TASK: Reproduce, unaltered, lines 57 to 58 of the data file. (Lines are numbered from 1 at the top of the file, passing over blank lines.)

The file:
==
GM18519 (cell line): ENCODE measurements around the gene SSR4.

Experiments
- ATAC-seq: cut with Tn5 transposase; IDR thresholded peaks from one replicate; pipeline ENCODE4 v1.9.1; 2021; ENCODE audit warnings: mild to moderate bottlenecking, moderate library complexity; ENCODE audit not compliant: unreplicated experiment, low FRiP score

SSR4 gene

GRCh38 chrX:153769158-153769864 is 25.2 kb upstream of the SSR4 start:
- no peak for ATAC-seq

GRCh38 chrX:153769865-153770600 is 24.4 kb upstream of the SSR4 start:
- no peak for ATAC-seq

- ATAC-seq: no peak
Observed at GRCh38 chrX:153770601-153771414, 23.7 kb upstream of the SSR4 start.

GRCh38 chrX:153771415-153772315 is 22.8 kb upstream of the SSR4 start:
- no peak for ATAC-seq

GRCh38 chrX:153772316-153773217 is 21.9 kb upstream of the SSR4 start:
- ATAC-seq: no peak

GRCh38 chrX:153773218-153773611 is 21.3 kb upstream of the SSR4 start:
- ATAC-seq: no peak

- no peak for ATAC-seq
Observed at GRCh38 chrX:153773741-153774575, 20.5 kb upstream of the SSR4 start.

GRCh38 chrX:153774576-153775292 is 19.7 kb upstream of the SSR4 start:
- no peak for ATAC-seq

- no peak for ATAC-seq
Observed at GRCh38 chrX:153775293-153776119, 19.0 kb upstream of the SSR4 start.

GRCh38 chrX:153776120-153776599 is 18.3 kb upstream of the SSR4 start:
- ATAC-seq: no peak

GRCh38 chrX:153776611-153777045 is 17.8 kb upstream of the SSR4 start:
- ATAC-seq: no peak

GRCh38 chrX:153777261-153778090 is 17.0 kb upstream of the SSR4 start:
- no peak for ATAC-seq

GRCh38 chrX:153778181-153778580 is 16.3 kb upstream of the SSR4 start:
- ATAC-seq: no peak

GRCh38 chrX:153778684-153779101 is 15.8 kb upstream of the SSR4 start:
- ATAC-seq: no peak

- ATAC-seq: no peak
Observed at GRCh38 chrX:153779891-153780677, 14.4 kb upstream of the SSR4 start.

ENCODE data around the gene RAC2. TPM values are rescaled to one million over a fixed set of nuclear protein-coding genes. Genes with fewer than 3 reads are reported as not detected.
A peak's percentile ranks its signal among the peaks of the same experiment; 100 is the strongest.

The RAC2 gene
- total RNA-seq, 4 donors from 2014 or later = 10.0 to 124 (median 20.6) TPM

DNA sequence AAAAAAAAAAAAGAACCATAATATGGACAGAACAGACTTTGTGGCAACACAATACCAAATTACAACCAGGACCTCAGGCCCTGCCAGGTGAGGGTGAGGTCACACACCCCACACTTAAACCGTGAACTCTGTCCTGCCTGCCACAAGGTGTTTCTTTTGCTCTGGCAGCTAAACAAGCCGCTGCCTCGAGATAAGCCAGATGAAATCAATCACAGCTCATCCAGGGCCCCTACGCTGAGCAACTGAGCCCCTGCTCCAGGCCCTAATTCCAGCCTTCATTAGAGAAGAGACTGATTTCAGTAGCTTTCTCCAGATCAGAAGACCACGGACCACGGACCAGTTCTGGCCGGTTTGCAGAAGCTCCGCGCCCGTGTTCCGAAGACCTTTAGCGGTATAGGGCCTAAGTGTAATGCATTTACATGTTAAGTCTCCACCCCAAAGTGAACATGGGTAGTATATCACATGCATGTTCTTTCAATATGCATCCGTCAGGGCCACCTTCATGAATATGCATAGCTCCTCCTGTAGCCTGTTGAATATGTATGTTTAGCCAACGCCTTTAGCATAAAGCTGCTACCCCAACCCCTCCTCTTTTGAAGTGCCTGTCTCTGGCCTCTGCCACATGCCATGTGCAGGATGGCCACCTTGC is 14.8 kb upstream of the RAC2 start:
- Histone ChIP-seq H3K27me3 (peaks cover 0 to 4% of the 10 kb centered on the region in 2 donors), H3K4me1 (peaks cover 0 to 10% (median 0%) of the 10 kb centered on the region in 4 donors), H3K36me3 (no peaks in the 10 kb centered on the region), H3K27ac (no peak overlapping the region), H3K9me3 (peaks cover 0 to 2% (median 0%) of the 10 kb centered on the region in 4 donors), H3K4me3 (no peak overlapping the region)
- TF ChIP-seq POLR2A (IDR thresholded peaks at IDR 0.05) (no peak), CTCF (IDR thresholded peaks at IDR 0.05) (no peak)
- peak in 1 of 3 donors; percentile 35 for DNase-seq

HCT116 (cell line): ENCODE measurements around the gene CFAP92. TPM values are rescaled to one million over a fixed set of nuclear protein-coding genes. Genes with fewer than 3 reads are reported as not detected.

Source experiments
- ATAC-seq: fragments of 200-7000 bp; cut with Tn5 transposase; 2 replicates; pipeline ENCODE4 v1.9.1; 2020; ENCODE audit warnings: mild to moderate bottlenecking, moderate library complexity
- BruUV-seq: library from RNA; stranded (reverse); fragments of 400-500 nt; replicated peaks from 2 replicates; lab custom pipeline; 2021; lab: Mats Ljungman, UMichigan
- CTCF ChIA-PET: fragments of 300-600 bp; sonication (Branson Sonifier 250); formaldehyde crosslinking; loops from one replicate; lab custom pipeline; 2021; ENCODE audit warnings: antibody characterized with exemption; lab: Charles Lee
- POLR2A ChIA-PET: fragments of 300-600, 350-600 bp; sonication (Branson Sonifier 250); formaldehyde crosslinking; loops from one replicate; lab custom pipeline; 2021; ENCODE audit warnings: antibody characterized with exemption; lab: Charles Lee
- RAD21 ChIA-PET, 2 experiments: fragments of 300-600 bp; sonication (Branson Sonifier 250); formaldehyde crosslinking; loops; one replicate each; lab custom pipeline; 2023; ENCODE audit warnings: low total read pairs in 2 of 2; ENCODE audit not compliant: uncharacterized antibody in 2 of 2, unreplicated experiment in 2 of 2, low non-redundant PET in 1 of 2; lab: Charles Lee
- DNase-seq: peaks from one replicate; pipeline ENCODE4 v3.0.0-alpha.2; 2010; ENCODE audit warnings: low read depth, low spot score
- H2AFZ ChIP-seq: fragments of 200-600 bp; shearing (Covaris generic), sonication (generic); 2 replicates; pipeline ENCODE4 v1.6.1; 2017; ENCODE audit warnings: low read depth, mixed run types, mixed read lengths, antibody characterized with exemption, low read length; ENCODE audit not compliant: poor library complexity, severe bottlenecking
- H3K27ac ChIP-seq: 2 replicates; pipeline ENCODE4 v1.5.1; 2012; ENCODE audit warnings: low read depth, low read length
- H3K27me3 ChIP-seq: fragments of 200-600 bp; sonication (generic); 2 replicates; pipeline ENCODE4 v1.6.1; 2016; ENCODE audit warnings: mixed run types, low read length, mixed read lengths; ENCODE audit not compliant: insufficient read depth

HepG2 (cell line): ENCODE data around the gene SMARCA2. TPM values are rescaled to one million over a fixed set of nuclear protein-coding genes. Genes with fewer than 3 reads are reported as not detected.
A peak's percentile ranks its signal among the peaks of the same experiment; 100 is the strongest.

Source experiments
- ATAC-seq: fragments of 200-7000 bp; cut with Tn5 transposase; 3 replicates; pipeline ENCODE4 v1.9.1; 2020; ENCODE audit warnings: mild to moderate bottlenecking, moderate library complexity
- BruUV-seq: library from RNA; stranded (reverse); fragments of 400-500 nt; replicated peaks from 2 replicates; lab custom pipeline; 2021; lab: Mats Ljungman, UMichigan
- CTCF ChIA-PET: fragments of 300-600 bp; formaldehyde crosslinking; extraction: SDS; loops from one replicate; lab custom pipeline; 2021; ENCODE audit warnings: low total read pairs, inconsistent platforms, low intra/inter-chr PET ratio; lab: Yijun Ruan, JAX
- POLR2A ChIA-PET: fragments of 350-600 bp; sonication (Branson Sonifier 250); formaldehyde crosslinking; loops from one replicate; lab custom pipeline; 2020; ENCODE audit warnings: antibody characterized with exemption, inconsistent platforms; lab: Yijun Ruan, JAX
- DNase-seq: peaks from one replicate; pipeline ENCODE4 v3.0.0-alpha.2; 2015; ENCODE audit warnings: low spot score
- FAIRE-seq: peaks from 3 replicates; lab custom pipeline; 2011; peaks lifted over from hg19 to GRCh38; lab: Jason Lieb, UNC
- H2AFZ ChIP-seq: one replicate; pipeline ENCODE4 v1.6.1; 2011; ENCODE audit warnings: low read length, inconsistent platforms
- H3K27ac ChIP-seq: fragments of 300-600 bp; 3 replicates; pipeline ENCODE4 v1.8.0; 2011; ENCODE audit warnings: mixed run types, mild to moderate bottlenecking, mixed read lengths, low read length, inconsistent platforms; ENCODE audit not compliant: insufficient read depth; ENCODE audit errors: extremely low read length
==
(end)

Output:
- ATAC-seq: fragments of 200-7000 bp; cut with Tn5 transposase; 3 replicates; pipeline ENCODE4 v1.9.1; 2020; ENCODE audit warnings: mild to moderate bottlenecking, moderate library complexity
- BruUV-seq: library from RNA; stranded (reverse); fragments of 400-500 nt; replicated peaks from 2 replicates; lab custom pipeline; 2021; lab: Mats Ljungman, UMichigan